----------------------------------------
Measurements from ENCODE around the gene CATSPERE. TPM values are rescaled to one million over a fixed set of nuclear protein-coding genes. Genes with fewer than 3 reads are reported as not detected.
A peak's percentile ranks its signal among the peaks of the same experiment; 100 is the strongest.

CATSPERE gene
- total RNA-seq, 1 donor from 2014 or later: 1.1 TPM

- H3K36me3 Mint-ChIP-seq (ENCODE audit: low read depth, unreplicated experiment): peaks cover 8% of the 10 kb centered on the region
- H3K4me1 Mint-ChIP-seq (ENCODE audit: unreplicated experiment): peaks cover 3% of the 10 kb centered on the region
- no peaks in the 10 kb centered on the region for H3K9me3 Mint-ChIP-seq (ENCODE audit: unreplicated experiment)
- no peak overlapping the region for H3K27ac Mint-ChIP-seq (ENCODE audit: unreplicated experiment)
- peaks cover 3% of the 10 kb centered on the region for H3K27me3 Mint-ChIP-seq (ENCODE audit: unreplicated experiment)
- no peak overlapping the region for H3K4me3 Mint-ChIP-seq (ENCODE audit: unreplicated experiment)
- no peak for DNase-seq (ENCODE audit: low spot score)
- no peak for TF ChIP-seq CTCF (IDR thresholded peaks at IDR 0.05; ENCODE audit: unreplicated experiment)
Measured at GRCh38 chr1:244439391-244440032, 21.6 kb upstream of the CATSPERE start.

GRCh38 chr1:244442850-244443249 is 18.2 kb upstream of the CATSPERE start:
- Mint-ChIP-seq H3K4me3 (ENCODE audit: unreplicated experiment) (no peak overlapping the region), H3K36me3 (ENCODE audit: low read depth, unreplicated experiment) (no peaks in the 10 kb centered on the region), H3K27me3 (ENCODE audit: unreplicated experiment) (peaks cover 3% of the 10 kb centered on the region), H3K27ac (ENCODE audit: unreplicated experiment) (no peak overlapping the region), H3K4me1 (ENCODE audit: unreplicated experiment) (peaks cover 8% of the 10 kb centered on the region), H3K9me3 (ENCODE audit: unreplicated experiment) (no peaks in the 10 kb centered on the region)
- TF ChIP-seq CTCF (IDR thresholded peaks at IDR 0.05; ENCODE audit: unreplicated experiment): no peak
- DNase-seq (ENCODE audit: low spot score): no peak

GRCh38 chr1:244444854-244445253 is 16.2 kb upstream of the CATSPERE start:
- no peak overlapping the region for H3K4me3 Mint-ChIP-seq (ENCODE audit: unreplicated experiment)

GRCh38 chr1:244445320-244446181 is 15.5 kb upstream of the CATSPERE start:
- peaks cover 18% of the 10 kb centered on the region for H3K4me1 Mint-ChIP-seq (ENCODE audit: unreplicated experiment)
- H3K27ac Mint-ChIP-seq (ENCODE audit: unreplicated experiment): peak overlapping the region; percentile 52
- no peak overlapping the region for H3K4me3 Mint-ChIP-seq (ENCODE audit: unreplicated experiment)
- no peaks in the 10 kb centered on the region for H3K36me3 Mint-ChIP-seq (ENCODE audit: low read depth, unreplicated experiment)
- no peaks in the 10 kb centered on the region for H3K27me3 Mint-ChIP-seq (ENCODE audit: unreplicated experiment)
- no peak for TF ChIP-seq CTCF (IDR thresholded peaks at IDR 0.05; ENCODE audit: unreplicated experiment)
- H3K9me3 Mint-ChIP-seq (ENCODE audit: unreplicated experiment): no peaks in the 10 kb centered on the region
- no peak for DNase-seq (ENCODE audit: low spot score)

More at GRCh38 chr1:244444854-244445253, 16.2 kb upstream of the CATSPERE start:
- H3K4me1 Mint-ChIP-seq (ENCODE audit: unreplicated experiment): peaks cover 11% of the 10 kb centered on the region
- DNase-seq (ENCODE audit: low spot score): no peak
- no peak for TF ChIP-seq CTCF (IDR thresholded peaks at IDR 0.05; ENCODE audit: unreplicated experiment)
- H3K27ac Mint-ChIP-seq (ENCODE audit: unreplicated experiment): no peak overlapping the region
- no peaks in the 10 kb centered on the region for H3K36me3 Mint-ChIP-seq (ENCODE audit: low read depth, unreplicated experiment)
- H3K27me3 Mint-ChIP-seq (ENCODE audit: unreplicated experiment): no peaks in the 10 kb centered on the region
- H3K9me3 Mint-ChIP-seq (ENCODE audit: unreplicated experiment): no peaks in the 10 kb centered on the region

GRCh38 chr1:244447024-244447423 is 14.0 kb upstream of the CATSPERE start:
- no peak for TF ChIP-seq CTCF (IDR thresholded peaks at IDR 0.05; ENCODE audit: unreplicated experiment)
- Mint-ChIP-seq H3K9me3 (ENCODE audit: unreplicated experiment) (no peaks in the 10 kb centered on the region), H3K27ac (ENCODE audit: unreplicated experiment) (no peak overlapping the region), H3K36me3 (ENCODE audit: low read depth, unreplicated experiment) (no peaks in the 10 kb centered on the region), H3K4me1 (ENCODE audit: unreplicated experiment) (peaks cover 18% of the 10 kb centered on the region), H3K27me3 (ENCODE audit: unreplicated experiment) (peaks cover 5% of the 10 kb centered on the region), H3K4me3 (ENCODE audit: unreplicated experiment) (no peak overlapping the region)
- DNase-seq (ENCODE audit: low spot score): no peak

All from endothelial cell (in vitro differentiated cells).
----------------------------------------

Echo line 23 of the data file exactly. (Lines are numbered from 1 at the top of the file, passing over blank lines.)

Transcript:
- no peak overlapping the region for H3K4me3 Mint-ChIP-seq (ENCODE audit: unreplicated experiment)